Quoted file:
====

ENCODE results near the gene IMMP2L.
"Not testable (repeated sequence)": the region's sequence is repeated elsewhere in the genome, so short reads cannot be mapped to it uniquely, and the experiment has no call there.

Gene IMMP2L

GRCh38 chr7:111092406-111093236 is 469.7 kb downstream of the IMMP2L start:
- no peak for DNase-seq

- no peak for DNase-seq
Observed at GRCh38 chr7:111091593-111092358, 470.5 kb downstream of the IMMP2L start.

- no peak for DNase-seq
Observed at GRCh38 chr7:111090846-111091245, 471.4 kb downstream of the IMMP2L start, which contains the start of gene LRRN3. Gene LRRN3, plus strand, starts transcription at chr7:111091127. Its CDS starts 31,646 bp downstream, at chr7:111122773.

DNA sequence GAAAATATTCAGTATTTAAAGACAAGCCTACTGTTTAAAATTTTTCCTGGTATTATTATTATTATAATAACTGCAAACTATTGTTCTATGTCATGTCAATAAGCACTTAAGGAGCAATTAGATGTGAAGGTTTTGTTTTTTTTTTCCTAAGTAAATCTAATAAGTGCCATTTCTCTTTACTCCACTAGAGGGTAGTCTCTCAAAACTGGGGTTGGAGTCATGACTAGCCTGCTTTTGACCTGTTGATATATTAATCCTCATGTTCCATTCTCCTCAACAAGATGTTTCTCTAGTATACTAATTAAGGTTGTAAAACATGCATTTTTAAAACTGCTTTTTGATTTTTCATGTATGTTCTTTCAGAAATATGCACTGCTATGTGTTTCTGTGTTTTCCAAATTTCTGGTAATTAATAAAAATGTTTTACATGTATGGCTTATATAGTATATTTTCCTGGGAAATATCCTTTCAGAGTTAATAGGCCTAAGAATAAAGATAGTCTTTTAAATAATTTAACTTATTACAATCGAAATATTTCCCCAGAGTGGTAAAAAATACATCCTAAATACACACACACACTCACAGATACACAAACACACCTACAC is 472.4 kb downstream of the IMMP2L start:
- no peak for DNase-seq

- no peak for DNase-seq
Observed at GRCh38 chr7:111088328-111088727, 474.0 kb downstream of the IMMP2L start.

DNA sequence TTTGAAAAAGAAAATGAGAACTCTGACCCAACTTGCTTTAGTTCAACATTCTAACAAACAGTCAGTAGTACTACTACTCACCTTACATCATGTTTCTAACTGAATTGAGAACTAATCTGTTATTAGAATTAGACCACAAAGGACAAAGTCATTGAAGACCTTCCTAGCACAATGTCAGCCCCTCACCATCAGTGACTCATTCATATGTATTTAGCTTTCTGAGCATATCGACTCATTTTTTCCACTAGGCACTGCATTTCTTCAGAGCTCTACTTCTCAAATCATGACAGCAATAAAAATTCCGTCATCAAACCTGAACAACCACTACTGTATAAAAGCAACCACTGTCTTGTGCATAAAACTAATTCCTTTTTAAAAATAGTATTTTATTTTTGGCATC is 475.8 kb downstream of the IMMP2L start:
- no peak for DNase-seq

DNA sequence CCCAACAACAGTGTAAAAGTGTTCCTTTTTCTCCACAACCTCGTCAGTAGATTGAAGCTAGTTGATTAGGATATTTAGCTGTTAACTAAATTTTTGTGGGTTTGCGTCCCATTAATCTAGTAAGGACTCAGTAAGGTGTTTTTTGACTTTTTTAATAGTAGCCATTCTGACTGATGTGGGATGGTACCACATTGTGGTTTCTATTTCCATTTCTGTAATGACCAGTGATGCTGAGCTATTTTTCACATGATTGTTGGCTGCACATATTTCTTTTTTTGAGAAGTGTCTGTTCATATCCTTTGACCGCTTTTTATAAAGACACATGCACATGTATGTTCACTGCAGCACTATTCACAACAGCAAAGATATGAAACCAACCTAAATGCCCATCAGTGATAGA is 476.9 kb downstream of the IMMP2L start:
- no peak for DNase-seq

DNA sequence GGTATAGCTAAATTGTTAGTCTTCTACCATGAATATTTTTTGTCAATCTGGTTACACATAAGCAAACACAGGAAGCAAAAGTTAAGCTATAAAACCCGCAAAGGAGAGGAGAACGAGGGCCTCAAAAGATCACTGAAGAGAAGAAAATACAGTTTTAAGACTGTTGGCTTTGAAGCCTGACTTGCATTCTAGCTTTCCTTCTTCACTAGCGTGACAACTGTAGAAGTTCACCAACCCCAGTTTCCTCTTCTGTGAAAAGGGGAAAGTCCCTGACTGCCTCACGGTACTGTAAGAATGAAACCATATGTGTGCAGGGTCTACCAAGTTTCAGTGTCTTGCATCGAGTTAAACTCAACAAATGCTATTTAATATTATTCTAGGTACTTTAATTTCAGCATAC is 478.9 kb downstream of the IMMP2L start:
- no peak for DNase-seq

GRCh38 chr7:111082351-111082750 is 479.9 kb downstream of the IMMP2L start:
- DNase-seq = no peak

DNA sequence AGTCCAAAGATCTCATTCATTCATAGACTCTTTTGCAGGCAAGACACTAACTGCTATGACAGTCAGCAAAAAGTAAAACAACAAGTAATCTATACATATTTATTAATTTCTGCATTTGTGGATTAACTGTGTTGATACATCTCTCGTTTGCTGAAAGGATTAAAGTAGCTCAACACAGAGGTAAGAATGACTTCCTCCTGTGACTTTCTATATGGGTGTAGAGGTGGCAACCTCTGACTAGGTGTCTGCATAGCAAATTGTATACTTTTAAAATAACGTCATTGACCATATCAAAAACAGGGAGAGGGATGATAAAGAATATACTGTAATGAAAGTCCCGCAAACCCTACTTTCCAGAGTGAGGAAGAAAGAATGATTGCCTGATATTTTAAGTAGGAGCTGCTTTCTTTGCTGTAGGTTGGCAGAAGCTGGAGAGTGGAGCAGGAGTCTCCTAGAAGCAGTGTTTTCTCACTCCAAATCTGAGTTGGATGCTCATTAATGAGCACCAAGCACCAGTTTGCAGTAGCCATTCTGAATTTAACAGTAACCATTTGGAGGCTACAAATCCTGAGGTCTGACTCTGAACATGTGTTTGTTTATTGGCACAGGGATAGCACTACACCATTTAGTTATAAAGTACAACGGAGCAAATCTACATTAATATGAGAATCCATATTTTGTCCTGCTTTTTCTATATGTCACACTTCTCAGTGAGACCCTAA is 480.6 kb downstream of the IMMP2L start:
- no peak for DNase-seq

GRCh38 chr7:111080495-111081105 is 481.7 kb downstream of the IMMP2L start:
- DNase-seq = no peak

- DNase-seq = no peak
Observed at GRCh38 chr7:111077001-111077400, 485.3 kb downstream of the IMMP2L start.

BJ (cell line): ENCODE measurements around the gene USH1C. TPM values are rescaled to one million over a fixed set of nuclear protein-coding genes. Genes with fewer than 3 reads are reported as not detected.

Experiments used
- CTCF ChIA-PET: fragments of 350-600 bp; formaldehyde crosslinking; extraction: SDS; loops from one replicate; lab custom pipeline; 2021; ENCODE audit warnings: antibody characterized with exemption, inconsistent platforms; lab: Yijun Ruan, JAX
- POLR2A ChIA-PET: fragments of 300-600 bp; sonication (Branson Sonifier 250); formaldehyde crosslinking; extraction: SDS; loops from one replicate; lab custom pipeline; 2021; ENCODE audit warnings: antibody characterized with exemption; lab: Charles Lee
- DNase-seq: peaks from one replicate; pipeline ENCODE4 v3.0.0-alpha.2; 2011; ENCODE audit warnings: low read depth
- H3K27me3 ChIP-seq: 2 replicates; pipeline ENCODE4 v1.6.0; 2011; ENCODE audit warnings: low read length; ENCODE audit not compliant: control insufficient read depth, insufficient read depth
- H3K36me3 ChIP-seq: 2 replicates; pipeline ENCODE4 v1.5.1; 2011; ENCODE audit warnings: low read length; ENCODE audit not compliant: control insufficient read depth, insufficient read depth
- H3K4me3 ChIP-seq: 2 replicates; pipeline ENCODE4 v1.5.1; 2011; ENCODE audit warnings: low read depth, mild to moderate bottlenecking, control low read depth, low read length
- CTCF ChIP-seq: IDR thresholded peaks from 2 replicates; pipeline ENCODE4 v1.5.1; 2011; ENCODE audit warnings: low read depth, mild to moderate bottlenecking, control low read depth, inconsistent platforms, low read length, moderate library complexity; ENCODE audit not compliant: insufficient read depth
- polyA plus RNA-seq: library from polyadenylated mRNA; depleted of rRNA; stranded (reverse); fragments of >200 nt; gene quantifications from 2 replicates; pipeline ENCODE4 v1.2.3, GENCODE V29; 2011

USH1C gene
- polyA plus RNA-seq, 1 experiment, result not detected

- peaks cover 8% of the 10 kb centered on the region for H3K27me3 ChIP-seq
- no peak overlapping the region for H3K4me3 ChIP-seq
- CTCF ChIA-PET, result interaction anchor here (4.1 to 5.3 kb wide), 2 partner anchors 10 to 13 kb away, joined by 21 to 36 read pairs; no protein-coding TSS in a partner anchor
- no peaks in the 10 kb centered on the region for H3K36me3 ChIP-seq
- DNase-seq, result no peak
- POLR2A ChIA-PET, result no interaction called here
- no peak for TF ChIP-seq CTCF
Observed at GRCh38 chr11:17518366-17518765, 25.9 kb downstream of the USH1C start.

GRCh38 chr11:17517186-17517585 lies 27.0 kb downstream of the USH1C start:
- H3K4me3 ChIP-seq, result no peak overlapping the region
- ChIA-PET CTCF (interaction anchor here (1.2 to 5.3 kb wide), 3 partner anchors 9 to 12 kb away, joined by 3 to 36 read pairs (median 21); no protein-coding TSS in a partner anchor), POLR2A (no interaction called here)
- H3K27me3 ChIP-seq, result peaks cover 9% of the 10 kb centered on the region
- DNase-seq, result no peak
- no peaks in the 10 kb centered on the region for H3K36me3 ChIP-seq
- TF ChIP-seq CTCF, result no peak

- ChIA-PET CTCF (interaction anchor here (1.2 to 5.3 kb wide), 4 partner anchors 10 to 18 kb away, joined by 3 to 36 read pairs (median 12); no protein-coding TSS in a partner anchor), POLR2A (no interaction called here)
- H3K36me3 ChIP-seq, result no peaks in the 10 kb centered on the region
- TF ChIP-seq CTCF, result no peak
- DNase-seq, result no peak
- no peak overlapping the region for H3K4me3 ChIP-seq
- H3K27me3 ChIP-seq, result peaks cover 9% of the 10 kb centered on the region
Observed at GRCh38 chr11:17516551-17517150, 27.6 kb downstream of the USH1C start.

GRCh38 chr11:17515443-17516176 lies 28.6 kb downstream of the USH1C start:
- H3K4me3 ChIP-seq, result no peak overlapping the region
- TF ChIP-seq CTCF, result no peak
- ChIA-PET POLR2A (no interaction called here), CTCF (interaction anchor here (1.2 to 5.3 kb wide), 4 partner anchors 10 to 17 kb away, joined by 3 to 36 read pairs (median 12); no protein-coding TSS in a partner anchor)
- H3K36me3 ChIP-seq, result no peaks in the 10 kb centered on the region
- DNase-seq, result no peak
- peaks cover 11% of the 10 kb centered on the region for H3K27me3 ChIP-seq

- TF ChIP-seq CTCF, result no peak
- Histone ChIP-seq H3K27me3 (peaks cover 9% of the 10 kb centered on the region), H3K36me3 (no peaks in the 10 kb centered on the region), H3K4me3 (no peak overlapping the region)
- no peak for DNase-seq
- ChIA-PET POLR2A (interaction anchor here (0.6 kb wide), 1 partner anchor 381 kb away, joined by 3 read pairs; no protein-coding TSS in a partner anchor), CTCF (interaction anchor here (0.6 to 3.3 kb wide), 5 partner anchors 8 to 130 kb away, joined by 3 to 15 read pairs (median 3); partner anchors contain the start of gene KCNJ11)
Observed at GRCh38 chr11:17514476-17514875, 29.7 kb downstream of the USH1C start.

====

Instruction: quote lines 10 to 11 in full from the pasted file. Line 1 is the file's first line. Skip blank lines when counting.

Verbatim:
DNA sequence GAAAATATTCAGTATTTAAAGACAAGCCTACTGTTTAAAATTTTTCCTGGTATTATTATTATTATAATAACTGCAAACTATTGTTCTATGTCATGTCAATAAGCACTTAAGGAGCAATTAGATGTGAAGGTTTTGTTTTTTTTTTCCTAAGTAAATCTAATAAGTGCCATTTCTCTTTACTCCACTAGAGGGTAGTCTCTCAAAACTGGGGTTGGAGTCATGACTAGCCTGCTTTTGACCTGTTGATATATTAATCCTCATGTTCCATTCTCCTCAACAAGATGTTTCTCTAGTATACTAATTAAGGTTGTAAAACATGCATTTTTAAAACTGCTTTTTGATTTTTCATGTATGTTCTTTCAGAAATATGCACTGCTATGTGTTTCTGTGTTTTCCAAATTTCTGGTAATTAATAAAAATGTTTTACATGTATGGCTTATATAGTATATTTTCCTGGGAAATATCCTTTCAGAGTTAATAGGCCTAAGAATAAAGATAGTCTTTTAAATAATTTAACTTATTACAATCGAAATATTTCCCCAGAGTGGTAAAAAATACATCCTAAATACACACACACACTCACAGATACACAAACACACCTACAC is 472.4 kb downstream of the IMMP2L start:
- no peak for DNase-seq